fraud checking is done using checksums and the like
What a simplistic idea! Just think of a freshly stolen credit card which has not yet been reported stolen. Or a "copied" credit card, or some hacker using the credit card number for purchases in the web... Here you'll need some highly sophisticated heuristics.
I think you meant "artificial intelligence" systems and not "artificial immune" systems.
As has already been mentioned, this is a wide subject and cannot be explained a reply to your post. I suggest you begin by reading some of the papers and books mentioned in the Reference section on this[^] page.
Depends on a huge number of factors: primarily the physical size of the label you are going to print. If it's only one inch by 1/4 inch, that eliminates a lot of versions.
The link Richard gave you covers a lot of the variants: start there and do some research!
You looking for sympathy?
You'll find it in the dictionary, between sympathomimetic and sympatric
(Page 1788, if it helps)
I have a C# and Silverlight project with two combo boxes (CB1, CB2)
-CB1 is initialized and populated with few items.
(e.g. car, plane, motorcycle)
-User selects an item (e.g. car) and CB2 gets automatically populated
(e.g. model, year, color) via the cb1_SelectionChanged()
-user selects the item from CB2 (e.g. model) and a datagid is populated accordingly.
Once I selected item from CB2 and datagrid is populated correctly, attempting toselect a different item from CB1 generates a “Object reference notsetto an instance of an object”
Togo around just select a different item then back again to the item and that woks but is really annoying. :)
Any ideas will be greatly appreciated
Comboboxes use to send two SelectionChanged events when the user changes the selection: in the first event, the previously selected item is un-selected, at this moment no item is selected, comboBox1.SelectedItem is null, and consequently comboBox1.SelectedItem.ToString(); causes a NullReferenceException.
Then the new item gets selected and SelectedItem has a value again.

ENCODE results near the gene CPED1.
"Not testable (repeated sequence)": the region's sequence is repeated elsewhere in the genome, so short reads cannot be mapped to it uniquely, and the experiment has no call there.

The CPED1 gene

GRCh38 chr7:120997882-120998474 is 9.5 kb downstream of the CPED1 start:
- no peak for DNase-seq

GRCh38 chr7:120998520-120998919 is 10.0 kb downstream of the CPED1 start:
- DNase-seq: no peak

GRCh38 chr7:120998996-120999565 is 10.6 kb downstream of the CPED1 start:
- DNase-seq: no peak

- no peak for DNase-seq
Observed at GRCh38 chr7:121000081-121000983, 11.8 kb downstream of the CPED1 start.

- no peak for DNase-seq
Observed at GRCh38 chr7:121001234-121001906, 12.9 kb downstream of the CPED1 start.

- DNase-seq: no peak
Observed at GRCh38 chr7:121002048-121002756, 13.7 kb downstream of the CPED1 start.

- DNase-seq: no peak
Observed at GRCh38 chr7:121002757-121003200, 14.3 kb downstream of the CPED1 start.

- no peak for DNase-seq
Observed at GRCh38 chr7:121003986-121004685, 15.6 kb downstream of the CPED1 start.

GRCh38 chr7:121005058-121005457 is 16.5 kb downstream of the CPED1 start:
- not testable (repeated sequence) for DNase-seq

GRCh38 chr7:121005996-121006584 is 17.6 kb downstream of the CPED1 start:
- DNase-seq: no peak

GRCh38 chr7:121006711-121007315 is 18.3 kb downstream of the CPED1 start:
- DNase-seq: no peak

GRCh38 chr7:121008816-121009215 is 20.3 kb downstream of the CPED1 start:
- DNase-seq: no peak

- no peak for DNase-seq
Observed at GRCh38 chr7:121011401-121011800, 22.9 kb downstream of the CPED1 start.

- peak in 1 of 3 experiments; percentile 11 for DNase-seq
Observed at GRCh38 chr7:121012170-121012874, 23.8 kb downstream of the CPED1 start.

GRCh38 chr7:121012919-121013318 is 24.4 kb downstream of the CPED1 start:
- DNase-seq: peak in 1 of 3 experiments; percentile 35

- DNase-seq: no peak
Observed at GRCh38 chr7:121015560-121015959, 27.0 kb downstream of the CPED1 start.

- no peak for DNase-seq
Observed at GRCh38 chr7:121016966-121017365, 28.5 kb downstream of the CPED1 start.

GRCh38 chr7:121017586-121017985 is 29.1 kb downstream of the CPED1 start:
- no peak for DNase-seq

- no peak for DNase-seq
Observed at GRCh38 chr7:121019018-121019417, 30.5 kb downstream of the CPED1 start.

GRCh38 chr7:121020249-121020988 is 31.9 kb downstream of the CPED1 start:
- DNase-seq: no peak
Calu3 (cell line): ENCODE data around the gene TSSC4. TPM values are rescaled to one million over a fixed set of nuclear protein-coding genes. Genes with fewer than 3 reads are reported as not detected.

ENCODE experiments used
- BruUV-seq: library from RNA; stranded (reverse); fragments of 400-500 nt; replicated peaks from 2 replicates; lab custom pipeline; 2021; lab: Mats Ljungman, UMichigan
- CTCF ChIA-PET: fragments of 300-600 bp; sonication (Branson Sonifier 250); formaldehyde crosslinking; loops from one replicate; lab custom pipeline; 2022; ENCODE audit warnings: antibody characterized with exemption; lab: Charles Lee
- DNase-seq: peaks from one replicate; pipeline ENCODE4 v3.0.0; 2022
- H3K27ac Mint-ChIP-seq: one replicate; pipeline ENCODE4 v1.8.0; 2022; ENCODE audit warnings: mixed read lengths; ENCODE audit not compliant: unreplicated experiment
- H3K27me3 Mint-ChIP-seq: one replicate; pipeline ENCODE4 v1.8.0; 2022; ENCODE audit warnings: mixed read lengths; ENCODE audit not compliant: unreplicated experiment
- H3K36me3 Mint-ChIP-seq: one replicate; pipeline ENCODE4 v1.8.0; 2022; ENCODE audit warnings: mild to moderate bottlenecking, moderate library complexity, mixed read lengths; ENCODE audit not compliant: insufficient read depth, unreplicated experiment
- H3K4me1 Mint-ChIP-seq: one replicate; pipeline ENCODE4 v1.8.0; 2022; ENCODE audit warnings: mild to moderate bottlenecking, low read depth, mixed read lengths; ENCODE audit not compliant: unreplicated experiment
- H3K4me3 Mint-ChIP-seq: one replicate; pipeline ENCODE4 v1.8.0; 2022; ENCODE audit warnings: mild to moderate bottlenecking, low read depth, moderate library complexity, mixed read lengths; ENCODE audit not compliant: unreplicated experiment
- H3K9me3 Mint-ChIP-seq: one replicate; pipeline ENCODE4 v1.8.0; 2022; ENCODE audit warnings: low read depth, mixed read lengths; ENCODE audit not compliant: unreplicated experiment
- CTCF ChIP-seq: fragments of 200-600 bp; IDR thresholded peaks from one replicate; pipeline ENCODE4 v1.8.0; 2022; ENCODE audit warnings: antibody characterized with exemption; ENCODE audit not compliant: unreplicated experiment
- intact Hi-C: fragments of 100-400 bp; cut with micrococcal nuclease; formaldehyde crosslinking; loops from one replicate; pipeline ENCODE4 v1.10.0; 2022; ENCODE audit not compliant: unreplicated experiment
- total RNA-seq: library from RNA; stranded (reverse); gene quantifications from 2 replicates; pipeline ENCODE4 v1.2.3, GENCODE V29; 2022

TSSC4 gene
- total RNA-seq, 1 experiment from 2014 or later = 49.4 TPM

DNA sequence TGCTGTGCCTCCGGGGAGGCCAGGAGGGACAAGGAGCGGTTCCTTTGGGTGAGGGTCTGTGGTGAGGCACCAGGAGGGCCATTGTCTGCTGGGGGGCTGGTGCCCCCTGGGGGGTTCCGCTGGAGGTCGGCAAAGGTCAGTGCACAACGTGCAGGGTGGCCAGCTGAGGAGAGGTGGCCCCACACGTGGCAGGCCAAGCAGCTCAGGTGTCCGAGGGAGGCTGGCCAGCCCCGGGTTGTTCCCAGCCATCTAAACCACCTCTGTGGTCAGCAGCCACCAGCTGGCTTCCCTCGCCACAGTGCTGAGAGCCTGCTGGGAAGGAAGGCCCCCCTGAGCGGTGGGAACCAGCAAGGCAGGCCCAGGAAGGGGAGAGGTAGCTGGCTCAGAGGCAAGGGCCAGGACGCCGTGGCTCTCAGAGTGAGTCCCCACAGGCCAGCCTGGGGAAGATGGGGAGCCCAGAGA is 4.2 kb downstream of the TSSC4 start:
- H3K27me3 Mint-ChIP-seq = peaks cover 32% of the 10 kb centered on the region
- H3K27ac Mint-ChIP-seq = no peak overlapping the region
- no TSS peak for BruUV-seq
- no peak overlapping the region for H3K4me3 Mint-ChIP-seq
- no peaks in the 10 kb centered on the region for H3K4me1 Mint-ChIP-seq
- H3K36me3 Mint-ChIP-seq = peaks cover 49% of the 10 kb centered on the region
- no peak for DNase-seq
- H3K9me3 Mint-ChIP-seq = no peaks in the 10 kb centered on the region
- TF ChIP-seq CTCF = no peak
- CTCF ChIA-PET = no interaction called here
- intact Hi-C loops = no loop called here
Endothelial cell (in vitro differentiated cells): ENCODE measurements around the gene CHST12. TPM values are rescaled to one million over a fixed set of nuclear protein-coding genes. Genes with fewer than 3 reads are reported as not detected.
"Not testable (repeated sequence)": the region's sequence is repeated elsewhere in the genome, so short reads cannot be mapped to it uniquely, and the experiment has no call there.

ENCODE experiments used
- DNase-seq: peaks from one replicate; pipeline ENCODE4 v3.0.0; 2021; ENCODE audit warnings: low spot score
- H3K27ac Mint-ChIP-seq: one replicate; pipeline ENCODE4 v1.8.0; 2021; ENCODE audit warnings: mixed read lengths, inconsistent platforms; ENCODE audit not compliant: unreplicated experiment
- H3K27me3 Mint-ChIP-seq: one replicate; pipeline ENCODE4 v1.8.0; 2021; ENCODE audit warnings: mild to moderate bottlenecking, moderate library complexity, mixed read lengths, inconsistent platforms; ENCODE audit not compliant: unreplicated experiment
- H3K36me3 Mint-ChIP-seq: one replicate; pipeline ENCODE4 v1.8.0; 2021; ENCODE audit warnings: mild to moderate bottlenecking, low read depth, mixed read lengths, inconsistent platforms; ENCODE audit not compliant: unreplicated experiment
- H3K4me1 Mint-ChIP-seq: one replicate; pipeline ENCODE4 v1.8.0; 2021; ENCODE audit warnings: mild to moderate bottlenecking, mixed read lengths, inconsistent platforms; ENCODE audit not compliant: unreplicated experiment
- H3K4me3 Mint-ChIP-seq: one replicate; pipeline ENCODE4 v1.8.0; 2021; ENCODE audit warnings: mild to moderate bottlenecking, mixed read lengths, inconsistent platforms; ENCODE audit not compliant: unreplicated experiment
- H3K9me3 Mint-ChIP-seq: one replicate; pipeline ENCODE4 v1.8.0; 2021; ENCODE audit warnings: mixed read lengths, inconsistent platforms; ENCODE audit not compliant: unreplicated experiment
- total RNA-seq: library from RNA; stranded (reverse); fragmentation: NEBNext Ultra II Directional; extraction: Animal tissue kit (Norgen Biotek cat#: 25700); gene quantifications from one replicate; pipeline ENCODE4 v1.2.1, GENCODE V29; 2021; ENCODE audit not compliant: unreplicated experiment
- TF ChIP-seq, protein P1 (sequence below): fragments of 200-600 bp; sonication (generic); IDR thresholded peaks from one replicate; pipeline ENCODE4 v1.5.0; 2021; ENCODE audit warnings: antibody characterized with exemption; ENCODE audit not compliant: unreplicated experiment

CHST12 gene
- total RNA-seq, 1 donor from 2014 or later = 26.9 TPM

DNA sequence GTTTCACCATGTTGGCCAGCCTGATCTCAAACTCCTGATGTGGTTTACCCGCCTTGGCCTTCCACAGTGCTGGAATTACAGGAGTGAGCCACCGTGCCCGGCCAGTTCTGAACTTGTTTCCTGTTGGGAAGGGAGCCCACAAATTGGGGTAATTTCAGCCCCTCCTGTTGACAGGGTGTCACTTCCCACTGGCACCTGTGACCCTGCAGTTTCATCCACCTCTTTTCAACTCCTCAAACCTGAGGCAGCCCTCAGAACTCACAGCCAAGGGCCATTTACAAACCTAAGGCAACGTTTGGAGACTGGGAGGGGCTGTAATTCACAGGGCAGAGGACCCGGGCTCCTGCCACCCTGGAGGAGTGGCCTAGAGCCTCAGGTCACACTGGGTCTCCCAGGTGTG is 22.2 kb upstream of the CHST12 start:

Solution: check SelectedItem for null.
I understand you aren't going to be able to give me a specific answer, but I am kind of stunned at this point...
I work on a library that has competitors. Our APIs are pretty similar. I call MyLibrary.MethodA() 1,000,000 times. It takes 1000ms. I call MyCompetitor.MethodA() 1,000,000 times and it takes 150ms. Both in Debug / Any CPU.
I'm trying to figure out where my overhead is. So in MethodA() I tried returning just null at the beginning. That was already 16ms. MethodA calls an internal method which calls another one, etc. Basically, the only thing I'm doing at the top level methods is checking the params for null. Then I lock a dictionary and do a TryGetValue. At this point I start getting to the method that starts doing real work. I'm already at 195ms and am returning null.
How is that even possible? The other guy is returning 150ms and actually doing the work. I'm at 195ms and returning null from an empty method???
For other CPians to help and give you useful suggestions, you have to give more context what the method is doing and what algo it is using and does it access the network to access the DBMS? Does it use LINQ? Does it use reflection? Does it use C++/CLI interop? etc...
Last Visit: 31-Dec-99 18:00 Last Update: 3-Sep-15 10:42